Wednesday, April 09, 2008

So what's the deal with Superdelegates?

Many people aren’t really aware of what superdelegates are exactly. Sure, we hear of them in passing in the media, but I have yet to hear on news station, radio or television, say what they are.
Wikipedia defines them as such: “Superdelegate" is an informal term for some of the delegates to the Democratic National Convention, the quadrennial convention of the United States Democratic Party.
They have the same role as delegates – they can vote in the primaries, and enable them to get the nomination. BUT, they do not have to be elected not do they vote based on our votes. They vote how they feel like it, and they make up 1/5 of the delegate vote. Which may not be much, but if there is a close race as we have now between Obama and Hillary, they can turn the race.
Right now, Obama leads in number of delegates, but if the superdelegates put in their vote, then Hillary is ahead.
And guess just who two of these superdelegates are? Our two friends Bill and Hillary, who, mind you, already voted in this election once. They get to vote yet another time as superdelegates, which essentially gives them 2 votes – a normal one that you and I have, and a super vote.
Also taken from Wikipedia, these are the democratic members who are allegeable to cast a super-vote: “all former Democratic Presidents, all former Democratic Vice Presidents, all former Democratic Leaders of the U.S. Senate, all former Democratic Speakers of the U.S. House of Representatives and Democratic Minority Leaders, as applicable and all former Chairs of the Democratic National Committee.”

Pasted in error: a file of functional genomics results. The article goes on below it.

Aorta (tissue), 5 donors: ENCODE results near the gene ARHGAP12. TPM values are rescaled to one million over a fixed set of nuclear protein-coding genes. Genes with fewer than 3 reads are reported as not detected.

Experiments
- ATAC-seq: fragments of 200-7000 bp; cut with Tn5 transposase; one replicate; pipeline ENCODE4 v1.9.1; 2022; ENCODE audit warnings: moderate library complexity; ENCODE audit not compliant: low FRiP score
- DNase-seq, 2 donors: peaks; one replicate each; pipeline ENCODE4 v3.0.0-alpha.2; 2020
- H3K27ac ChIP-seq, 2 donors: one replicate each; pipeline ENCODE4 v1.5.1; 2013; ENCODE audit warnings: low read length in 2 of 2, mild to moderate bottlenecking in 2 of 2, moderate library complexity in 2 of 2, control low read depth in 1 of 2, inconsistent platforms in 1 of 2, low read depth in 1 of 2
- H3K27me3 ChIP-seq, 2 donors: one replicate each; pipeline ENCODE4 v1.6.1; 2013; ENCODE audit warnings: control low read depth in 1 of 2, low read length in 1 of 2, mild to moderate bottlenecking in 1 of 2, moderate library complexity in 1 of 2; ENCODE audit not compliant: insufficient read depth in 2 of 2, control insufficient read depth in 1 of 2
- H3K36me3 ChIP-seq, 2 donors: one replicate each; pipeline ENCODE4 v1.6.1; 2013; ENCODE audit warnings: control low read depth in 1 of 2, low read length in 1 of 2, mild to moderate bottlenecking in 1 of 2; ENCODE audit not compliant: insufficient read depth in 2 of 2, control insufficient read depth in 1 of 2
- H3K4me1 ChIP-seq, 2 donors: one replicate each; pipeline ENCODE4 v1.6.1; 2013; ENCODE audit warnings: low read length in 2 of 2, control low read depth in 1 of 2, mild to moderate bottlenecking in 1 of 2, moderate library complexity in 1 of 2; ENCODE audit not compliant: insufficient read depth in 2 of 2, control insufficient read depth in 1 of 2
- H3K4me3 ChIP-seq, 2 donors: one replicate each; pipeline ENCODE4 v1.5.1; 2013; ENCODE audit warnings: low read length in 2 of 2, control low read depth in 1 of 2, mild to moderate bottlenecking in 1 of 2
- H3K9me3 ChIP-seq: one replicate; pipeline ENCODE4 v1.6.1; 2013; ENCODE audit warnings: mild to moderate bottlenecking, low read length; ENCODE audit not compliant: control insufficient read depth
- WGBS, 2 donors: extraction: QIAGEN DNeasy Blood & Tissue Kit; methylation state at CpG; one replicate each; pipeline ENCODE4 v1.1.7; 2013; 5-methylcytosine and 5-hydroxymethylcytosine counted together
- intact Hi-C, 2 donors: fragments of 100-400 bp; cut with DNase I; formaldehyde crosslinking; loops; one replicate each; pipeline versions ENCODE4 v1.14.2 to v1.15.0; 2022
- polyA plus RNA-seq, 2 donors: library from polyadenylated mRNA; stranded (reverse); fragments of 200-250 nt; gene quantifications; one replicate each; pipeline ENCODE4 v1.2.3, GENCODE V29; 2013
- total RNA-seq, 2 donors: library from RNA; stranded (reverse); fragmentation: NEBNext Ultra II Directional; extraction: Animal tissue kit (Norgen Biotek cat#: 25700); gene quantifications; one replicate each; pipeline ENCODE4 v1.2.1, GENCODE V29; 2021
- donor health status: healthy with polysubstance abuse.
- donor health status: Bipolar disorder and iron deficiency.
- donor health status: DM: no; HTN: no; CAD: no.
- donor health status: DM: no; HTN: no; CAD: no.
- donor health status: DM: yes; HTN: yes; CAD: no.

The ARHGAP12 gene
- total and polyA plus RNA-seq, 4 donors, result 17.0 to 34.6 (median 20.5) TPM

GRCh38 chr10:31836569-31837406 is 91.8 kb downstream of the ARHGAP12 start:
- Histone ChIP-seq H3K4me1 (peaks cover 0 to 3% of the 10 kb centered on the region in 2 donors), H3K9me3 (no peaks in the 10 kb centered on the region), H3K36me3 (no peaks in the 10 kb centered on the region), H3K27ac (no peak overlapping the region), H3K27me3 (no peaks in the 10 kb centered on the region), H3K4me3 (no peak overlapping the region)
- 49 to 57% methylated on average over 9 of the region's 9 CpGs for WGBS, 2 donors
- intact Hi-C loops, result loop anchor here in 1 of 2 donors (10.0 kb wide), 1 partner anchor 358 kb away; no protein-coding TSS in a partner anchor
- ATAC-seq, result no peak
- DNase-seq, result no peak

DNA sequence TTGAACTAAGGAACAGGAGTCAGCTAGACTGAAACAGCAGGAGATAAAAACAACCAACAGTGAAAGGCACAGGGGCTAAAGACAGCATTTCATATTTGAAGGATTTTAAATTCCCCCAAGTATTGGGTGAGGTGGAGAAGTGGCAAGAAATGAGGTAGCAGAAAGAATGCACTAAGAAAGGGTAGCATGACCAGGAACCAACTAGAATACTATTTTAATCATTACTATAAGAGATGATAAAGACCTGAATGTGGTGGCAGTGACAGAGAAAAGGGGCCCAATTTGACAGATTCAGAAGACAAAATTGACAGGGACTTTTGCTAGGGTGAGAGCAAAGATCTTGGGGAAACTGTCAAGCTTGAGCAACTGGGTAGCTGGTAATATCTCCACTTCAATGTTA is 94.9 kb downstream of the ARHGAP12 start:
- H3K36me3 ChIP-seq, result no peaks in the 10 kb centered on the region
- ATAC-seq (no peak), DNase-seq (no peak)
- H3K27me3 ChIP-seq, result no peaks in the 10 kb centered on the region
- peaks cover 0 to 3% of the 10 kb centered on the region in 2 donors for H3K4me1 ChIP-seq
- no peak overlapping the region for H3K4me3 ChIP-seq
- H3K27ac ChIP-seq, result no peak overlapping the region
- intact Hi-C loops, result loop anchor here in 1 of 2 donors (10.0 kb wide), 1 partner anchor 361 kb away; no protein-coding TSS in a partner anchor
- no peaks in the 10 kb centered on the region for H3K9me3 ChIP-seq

All of these people get TWO votes. Last time I checked, isn’t that unconstitutional? They just join the ranks of the illegals and people that live in two states who vote.
And before you ask, yes, Republicans have these type of delegates too. But they are called “unpledged delegates” and are not as much of an issue, as there is not a tie to break on the republican side. I do believe, however, that it is wrong for either party to have such a thing and people need to be more concerned about them to want to get rid of them completely. On CNN's website, had this to say: "Although the national Republican Party does not have these superdelegates, 123 members of the Republican National Committee are free to vote for any candidate at the GOP convention this summer in Minneapolis, Minnesota. Of those, 26 have already expressed support for McCain and three for Huckabee."
But I guess gas prices, free healthcare, and whining about tax cut checks are much more important.

For more on Superdelegates, check out these websites:

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